Artistic Statement

Artistic Statement

Even though I come from a family of evangelists and preachers, my family seldom went to church. But my parents found other ways to instill values in my younger brother and me. My mother recited bedtime prayers with us. My father held Sunday School lessons with the whole family around the dining room table. These replacements for church taught me that I didn’t need four walls, pews and stained-glass windows to receive ministry.

As I’ve grown older, I’ve begun to think of ministry differently. In ministry, a speaker transforms the audience through story and educates them through interpretation of story, all in service of advancing a Word. Now, I see playwriting as a form of ministry. I speak through my characters and guide my audience through narrative. My Word is my own personal, nuanced form of blackness, independent of whiteness. My characters don’t talk about race. There are no white characters in my full-length work. When white characters enter an African American drama, the work transforms into an examination of race; the Black characters are defined by the white ones. As a Black artist, I feel pressure to speak for my whole race. Although Black people share common struggles, Blackness is not a monolithic experience. In my plays, I work against that pressure to show individualized experiences.

A huge part of those experiences is living in the South, where all my full-length work is set. Characters are formed by tradition. It’s in the food they cook, the way they prepare their homes for visitors, the poetic vernacular they speak, and the songs they sing. Tradition decides who is right and who is wrong.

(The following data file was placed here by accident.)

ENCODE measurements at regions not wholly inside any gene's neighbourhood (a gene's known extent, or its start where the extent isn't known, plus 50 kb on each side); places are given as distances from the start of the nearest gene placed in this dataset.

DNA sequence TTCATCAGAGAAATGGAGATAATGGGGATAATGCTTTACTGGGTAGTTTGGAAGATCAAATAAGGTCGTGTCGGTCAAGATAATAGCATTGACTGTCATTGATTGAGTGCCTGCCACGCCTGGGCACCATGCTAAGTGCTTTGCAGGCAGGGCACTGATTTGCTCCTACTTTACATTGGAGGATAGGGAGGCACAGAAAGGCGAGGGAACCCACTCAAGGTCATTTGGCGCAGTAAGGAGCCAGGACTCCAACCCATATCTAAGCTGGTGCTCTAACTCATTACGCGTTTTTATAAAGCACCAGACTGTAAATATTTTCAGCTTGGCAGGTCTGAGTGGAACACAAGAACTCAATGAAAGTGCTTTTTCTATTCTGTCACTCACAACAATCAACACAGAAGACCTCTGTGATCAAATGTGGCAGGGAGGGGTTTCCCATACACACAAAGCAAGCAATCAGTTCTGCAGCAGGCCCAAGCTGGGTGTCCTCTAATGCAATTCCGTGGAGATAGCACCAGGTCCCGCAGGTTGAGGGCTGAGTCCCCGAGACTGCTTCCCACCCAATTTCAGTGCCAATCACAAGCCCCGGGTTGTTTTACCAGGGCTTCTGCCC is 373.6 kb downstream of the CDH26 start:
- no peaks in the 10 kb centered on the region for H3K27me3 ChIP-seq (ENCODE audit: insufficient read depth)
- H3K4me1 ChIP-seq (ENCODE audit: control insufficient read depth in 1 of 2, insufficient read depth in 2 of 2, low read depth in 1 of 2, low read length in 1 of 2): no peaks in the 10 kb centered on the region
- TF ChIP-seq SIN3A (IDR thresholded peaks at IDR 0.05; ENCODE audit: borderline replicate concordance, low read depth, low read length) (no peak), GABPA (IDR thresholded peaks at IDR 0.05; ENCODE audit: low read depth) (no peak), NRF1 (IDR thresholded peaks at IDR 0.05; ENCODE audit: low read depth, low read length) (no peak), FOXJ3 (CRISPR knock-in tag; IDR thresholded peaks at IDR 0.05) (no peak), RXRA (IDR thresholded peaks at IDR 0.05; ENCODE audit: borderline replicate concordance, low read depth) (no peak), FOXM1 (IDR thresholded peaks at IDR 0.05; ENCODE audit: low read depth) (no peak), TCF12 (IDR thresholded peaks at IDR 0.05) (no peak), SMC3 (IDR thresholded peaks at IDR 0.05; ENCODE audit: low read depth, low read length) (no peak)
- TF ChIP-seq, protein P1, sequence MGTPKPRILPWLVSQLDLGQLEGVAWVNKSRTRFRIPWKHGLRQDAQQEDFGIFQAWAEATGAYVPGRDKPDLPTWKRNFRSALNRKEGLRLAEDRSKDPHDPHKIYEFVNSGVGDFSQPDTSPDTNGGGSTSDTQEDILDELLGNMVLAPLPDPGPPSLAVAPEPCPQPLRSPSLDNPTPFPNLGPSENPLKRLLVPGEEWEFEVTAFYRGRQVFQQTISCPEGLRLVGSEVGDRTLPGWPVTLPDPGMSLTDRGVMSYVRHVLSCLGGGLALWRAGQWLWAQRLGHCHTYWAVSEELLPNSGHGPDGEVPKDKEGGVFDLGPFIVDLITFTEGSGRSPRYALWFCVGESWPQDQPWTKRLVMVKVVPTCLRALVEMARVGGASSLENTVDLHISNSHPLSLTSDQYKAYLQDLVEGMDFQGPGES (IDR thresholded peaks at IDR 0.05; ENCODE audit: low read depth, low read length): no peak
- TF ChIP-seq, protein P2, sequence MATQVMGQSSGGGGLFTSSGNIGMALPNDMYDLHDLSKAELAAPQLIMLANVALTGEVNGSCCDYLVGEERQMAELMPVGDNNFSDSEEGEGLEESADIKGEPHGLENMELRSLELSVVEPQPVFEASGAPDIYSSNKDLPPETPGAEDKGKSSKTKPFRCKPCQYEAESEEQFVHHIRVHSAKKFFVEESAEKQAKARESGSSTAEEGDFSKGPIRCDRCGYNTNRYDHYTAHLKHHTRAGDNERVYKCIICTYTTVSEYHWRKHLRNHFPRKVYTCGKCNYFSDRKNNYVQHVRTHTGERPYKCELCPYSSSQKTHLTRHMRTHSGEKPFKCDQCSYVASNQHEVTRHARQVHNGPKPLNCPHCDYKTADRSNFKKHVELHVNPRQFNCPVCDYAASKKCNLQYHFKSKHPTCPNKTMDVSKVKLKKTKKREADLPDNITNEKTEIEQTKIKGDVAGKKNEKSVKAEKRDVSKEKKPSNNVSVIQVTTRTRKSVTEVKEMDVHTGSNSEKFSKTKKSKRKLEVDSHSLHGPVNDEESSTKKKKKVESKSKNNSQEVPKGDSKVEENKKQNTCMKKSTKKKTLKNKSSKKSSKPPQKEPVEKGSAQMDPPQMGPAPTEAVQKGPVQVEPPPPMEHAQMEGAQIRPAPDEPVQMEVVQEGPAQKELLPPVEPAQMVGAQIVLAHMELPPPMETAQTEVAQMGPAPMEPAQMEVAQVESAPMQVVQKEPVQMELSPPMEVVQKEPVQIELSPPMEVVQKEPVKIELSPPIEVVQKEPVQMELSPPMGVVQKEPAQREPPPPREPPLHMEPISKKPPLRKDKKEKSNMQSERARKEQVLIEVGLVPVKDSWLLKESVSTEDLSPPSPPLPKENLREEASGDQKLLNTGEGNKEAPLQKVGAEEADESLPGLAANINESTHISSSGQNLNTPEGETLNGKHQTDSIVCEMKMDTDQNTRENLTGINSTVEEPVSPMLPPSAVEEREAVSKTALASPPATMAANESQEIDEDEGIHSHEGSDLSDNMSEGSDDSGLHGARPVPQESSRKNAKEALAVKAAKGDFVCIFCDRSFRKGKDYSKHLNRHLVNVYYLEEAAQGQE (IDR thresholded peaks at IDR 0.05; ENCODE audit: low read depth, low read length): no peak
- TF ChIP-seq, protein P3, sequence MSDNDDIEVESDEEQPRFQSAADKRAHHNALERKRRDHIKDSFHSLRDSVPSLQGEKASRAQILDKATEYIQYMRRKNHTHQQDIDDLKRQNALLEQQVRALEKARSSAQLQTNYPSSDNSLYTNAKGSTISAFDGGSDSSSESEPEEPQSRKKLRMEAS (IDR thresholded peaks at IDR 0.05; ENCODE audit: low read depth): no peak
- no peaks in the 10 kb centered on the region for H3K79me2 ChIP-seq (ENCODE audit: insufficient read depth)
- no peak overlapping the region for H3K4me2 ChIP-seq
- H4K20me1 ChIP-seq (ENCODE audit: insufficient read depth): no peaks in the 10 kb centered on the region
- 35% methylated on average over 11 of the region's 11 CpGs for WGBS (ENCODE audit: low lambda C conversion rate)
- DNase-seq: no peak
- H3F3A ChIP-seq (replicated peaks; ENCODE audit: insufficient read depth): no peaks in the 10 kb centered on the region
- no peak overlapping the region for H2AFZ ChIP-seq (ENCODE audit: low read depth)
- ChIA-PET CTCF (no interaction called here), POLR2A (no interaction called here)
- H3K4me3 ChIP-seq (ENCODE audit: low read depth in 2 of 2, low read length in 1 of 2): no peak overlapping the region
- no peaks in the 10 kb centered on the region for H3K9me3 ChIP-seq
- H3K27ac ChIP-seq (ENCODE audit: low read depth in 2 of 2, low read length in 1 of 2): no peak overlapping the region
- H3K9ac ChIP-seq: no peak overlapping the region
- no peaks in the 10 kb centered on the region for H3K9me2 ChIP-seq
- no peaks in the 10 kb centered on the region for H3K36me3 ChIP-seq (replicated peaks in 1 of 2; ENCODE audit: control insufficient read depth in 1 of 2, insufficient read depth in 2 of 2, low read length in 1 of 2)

Through my work, I preach a Blackness that is imperfect. I embrace complicated characters who buck against moral convention. In my play first year play Kenyatta’s Party, the protagonist Amiri prepares a celebration for his son Kenyatta’s arrival from prison. Amiri wants to throw the perfect party for his son to make amends for his own mistakes as a father. In the end, Amiri learns how to be accountable to Kenyatta while giving him space to move on from trauma.

My Christian upbringing led me to write about two religious families in my second year play, All to Bear in Heaven. After their patriarch’s death, the Allison sisters must give all of his belongings to their half-brother, Kimborough. When the youngest Allison child, Lovie, steals the family Bible to keep it out of Kimborough’s hands, the two families come into conflict. In the play, I make a distinction between religion, which is more of a social component, and faith, which is more personal and tends to evolve with the person.

My ministry needs a home—a church—and a congregation to sustain it. As a result, I see my work being performed in Black theatres in front of Black audiences. The legacy of African-American theatre is my foundation. I intend to preserve it by contributing my perspective to the array of diverse voices about the Black experience.